Diversity creates positive effects on corporate earnings
August 12, 2022
The International Conference for Women in Business, focusing on diversity-oriented business management and the lifestyles and work styles that support it, was held online on July 10.
The 27th annual event organized by ewoman, Inc. had the theme “Drive Diversity.” It featured keynote speeches and panel discussions involving more than 50 prominent figures in various fields. About 1,100 people from 20 countries, mostly Japanese but also from the United States, the United Kingdom, Mexico, Australia and South Korea, attended. They had diverse backgrounds and ages and included students and working adults.
Ewoman CEO Kaori Sasaki, the founder of the conference, serves as its general producer and chairs its executive committee. “Each of us should take the initiative and promote diversity, and we should join hands with each other,” she said while discussing her thoughts about this year’s theme. “That way, we can make our society, companies and local governments better.”
Yumiko Murakami, who has worked to promote women’s empowerment as a member of Prime Minister Fumio Kishida’s panel on the “new form of capitalism,” his pet policy, served as the facilitator for a panel discussion on the theme of “’new capitalism’ created through diversity management.”
“The world, and the economy we’re living in, is very much focused on shareholder value and market-driven economy,” said Murakami, a general partner at MPower Partners. “Maybe some other very important things — for example, environmental issues and inequality in access to economic opportunities — some of these issues are not really well captured, nor well understood, in the current form of capitalism.”
But the situation has changed over the past few years. According to Cartier Japan President and CEO June Miyachi, who has worked in Europe for many years, measures against discrimination based on gender, ethnicity and sexual orientation have been stepped up in France.
Maiko Todoroki, president and CEO of Poppins Corp., which provides services to support working women caring for children or relatives, said that companies that do not take action toward the U.N.’s sustainable development goals (SDGs) or on environmental, social and governance (ESG) issues are now finding it difficult just to raise funds.
In December 2020, Poppins listed on the first section of the Tokyo Stock Exchange in Japan’s first-ever “SDGs-IPO.” Japanese use the term to describe an initial public offering for companies whose mission is to help achieve SDGs. The tendency to consider SDGs and ESG factors in making investment decisions, which initially grew among European investors, is reportedly spreading to their Japanese and U.S. counterparts.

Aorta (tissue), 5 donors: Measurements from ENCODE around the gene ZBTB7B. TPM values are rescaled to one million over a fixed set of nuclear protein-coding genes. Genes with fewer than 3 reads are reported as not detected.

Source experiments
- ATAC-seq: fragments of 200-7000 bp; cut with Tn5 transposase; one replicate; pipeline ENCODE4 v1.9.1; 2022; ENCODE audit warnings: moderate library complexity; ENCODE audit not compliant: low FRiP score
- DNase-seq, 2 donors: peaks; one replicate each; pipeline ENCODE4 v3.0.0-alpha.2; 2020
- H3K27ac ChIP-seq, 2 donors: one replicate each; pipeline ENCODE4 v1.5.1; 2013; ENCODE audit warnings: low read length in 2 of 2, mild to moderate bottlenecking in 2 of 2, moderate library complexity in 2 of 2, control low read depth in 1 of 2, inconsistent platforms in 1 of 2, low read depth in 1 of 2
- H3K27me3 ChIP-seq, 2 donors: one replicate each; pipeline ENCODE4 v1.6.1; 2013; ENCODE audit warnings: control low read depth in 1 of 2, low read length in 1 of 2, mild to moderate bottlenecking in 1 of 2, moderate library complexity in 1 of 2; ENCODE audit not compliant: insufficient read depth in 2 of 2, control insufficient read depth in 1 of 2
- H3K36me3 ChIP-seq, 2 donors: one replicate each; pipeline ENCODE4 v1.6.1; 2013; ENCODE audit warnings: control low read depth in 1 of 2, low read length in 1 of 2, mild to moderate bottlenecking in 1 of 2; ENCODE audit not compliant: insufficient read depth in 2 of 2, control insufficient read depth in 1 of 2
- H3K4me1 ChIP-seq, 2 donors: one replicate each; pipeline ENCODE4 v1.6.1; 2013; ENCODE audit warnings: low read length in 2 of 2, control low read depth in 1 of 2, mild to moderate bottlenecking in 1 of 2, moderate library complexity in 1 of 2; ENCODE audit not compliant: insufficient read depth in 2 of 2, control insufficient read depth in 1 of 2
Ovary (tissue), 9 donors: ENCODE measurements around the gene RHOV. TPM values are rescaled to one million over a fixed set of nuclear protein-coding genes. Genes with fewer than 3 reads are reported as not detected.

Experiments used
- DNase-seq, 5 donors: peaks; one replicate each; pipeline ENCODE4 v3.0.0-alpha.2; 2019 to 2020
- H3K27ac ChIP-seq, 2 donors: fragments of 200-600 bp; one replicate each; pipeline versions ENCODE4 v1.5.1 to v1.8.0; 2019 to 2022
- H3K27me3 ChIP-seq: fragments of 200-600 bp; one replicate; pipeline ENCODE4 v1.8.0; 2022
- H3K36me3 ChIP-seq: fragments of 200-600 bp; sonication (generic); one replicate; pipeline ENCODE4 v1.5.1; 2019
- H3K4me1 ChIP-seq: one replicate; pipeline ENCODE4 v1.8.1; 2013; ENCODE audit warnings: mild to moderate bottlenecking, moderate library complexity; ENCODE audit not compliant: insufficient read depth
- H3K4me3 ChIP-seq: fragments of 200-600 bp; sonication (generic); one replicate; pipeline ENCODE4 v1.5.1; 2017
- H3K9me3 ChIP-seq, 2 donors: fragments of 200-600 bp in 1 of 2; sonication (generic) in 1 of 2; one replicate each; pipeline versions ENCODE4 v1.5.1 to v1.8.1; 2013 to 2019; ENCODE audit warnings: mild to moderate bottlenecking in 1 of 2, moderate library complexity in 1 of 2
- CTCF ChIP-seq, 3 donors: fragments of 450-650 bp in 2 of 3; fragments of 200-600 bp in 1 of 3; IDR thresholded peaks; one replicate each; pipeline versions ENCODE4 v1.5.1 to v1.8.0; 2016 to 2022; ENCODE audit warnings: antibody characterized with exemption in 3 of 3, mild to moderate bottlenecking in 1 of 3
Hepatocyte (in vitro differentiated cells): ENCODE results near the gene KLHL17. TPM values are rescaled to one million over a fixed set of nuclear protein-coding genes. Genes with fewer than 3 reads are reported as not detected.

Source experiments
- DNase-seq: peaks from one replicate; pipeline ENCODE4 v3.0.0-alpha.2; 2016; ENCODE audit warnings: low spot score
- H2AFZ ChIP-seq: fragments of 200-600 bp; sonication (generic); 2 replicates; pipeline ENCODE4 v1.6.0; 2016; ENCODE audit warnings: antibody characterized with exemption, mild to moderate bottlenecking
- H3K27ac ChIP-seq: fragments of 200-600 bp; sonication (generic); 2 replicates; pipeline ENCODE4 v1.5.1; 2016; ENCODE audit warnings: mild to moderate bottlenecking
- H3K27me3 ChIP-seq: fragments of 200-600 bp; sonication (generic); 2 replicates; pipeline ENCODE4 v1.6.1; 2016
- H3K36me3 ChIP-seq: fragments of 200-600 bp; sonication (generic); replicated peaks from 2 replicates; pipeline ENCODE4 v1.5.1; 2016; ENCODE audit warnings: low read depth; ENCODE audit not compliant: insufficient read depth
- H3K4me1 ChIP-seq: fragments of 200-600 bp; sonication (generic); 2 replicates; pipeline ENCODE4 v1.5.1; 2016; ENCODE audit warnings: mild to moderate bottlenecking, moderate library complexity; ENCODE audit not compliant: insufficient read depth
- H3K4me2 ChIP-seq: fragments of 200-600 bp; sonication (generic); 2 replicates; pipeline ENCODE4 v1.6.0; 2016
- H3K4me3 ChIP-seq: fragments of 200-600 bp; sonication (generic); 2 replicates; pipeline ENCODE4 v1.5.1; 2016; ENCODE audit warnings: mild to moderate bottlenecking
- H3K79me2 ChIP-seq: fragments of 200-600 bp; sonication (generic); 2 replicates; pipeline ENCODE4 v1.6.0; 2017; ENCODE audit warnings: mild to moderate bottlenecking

Claire Chino, who serves on Itochu Corp.’s audit and supervisory board, returned to Japan recently after serving as CEO of Itochu International Inc., a subsidiary based in New York, for five years. She said investing in efforts to promote diversity, not just in terms of gender, is an important way to help companies appropriately respond to changes in the market and continue to grow in the long term.
All panelists agreed that investments aimed at promoting diversity have positive impacts on business performance. It is said that women’s empowerment is hampered by biased views that women should stay home and care for children, as well as by government measures such as spousal tax deductions for husbands if their wife’s annual income is low, a disincentive for women to work full time.
In a discussion on the theme “moving organizations with finance,” panelists exchanged views on the roles of women in organizations, especially financial institutions.
The facilitator of the session, NEC Corp. Senior Vice President Asako Aoyama, referred to the U.K. Financial Conduct Authority’s announcement of a policy calling on businesses to have women make up at least 40% on their board of directors as a way to increase diversity at listed companies.
Sue Kinoshita, minister counselor for economic diplomacy at the British Embassy in Tokyo, noted that the figure is a target and explained it was raised from an earlier target of 33%, which was achieved in 2020.
“Investors learned that companies with higher female representation had higher earnings, and began to note the figure,” Kinoshita said, explaining the reason. “In addition, a growing number of people, including men, now prefer to work for a company where women can play active roles.” It is a case in which making data visible resulted in companies spontaneously initiating reforms.
Tamao Sasada, country executive for Japan Bank of America, said the leadership qualities of top management are important in promoting diversity. The bank’s CEO has worked to increase diversity at its organization based on the belief that the more diverse an organization is, the stronger it is. The bank has also been working to develop an environment and systems in which women can play active roles by, for example, promoting those who have excellent track records.
Chie Toriumi, a senior managing director at Nomura Holdings Inc., said that ideas specific to Japanese corporate culture, such as giving primacy to seniority, “broke down in a positive way” in the Nomura group after it bought former Lehman Brothers divisions in Europe and Asia. The number of women in management ranks in the Nomura group has increased to 660, 30 times the figure two decades ago, Toriumi said.